Repainting new painted walls, is it necessary to prime?
January 29, 2013 in Design Dilemma

I am getting all my walls repainted. The apartment is new but the walls are not filled properly and I don't like the original colors. After renovation, some walls were dirty so we are giving them new coats.

One contractor says no need to prime because they are new. More filler + prime + 2 new coats are too thick and will make it easy to peel off.

Another contractor says prime is necessary so my colors will stay fresh longer.

In your experience, which one is better advice? Of course, we will be charged more with the priming but we are ok with that if it works.

Thank you for your help.
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If it was my space, I would be sure all the walls have smooth construction tape and all holes are filled. I would definitely prime the walls before painting. (I have taken the shortcut before.)

I would not use the primer and paint in one can combination. I think one gets a better result with one coat of primer - wait for it to dry completely.... Then a coat of paint - not too thick. Two thin coats of paint look so much better than one thick coat.

Other Houzzers may not agree. This is how I would do it. Take from this what you will.
January 29, 2013 at 11:44am   
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Ironwood Builders
Extra is quite right. For the walls to look good after paint, they need to start smooth, so any bad drywall needs to be fixed. Repaired areas can be spot primed with drywall sealer. Deep colors, rich colors benefit from additional coats...even white looks better when you give it at least two coats. Eggplant purple? Plan on three minimum for it to really show its beauty.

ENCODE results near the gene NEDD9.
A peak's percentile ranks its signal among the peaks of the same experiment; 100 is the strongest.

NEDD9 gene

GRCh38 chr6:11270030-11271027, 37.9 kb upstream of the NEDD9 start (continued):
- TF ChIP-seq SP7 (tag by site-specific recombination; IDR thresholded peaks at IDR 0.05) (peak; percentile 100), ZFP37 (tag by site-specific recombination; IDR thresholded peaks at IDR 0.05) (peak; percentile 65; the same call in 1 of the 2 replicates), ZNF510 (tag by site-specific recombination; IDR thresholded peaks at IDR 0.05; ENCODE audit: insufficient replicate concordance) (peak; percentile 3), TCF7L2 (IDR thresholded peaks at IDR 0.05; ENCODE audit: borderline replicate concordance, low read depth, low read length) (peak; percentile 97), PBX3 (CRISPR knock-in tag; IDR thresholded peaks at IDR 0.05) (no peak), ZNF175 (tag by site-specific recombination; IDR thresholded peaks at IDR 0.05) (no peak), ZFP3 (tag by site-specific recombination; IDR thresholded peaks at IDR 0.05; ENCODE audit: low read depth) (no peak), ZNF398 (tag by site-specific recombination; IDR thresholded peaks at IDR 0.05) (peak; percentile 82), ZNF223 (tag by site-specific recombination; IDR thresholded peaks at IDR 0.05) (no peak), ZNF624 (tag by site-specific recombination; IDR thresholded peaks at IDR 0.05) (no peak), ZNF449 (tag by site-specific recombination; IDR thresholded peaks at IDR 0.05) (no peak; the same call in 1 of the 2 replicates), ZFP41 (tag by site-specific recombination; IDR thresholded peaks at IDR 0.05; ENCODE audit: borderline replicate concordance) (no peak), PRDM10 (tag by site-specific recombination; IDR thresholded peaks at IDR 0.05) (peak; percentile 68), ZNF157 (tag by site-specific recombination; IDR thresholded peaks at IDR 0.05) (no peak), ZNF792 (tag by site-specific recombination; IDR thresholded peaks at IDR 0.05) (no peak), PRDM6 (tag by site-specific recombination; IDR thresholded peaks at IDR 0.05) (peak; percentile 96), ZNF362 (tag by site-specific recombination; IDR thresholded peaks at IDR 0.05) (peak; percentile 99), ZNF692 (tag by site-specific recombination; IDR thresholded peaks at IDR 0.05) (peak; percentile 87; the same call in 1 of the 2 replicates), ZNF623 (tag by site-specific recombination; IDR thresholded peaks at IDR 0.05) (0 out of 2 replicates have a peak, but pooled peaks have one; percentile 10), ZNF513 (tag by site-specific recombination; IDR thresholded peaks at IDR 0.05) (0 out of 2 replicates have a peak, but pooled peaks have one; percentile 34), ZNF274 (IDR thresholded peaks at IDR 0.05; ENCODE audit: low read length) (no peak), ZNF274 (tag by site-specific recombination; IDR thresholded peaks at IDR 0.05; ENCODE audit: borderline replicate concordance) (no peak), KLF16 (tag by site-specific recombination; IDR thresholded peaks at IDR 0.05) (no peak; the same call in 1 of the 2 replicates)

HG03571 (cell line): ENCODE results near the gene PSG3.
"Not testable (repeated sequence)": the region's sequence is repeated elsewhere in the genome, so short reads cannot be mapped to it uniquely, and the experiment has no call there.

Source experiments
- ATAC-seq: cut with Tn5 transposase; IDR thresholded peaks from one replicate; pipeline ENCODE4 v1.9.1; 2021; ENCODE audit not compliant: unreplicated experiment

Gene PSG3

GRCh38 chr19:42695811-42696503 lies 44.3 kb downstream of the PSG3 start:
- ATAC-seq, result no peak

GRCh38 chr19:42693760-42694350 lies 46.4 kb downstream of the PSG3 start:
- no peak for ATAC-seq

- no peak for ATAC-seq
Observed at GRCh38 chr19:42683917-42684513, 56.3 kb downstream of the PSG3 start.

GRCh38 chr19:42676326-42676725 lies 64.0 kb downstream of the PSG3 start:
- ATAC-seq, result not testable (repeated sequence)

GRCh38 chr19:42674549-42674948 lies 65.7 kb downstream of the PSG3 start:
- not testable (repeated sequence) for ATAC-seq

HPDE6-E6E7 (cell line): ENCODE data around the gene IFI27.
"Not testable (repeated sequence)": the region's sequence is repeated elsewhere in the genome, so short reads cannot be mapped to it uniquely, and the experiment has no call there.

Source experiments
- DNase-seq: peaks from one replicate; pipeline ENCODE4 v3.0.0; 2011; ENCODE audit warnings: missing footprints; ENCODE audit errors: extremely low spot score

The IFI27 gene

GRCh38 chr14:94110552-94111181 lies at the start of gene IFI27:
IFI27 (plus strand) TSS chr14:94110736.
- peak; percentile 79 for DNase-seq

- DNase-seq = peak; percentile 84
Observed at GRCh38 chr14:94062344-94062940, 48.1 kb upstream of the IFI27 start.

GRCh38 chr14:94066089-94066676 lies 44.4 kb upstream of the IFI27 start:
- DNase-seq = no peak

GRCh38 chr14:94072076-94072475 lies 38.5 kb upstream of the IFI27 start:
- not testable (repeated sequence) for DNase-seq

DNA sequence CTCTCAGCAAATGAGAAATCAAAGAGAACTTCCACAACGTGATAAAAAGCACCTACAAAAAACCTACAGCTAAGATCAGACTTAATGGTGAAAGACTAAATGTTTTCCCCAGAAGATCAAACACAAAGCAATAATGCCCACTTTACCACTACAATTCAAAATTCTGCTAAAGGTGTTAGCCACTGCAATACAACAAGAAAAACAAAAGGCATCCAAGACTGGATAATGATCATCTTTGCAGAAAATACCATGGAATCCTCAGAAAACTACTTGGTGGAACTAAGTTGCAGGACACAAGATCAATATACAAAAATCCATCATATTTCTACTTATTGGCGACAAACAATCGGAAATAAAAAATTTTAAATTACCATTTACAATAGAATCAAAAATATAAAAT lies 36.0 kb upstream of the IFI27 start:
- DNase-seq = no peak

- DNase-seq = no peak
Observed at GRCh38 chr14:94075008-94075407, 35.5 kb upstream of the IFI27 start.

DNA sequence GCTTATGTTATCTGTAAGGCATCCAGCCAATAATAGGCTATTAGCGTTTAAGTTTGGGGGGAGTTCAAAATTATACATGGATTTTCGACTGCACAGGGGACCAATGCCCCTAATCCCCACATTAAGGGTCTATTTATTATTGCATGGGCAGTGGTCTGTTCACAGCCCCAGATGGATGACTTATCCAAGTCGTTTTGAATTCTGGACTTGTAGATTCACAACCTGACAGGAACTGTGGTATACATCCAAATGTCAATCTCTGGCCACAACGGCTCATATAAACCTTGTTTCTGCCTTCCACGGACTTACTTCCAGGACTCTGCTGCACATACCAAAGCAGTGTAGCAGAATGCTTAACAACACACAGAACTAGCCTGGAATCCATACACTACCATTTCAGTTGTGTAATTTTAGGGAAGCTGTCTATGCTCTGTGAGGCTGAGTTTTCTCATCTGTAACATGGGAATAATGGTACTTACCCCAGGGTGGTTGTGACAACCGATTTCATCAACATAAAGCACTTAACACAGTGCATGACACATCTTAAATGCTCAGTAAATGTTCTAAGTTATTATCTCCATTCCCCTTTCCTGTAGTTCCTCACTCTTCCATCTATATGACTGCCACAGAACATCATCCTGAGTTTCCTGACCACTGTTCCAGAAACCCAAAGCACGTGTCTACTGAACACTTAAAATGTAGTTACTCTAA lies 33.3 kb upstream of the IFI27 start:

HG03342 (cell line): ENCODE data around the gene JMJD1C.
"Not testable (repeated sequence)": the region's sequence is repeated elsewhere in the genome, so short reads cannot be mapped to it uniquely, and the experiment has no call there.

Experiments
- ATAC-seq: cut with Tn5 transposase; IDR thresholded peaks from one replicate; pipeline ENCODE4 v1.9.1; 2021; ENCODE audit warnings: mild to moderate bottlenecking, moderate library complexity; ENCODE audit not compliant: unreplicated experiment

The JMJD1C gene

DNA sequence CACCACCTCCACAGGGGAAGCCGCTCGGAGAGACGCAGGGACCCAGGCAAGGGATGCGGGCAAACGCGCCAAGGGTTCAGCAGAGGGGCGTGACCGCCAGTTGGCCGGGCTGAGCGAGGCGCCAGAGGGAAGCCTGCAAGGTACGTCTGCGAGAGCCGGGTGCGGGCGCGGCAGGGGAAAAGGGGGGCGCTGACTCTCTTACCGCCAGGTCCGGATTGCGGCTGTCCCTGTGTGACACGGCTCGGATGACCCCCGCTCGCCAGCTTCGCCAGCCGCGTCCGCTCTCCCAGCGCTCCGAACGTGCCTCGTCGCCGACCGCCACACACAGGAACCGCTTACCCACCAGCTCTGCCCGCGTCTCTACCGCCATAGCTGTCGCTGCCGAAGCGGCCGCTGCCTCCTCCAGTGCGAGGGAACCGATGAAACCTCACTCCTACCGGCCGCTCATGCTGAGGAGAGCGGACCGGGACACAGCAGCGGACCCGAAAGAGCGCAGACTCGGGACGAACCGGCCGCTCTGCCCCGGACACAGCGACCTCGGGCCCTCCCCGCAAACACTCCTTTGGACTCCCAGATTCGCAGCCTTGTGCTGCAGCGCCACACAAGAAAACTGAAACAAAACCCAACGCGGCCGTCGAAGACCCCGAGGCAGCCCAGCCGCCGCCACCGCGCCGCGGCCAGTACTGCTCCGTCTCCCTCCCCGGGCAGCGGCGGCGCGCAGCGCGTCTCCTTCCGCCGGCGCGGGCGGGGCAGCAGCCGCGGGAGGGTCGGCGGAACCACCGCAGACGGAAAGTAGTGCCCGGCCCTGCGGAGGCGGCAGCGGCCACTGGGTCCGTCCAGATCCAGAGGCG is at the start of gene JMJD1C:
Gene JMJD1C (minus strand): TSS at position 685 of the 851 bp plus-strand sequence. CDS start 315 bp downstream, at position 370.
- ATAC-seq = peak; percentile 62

January 29, 2013 at 11:54am   
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Brenda Fisher
Primer serves two main functions: it seals drywall so paint can adhere properly, and the proper primer applied to oil based walls allows you to paint latex over it. Coloured primer like grey is used when painting darker richer colours. The only time you do not prime or at least spot prime is when your walls do not need work. Your walls need repair. It is much easier to get a consistent finish coat if the primer has a seamless finish. In your case I suggest you prime it all after it has been repaired. Before you allow paint shine a flashlight up the wall this will show any imperfections that won't otherwise be visible until you paint, then they will be glaringly obvious. Good luck.
January 29, 2013 at 12:46pm   
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Priming is a must then. I have informed my contractor.

Thanks for all the advices. Houzzers are awesome!
February 7, 2013 at 5:02am   
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Gabberts Design Studio
Glad you came to that conclusion, I would have suggested priming too. Just found this discussion. Good luck!
February 7, 2013 at 5:06am   
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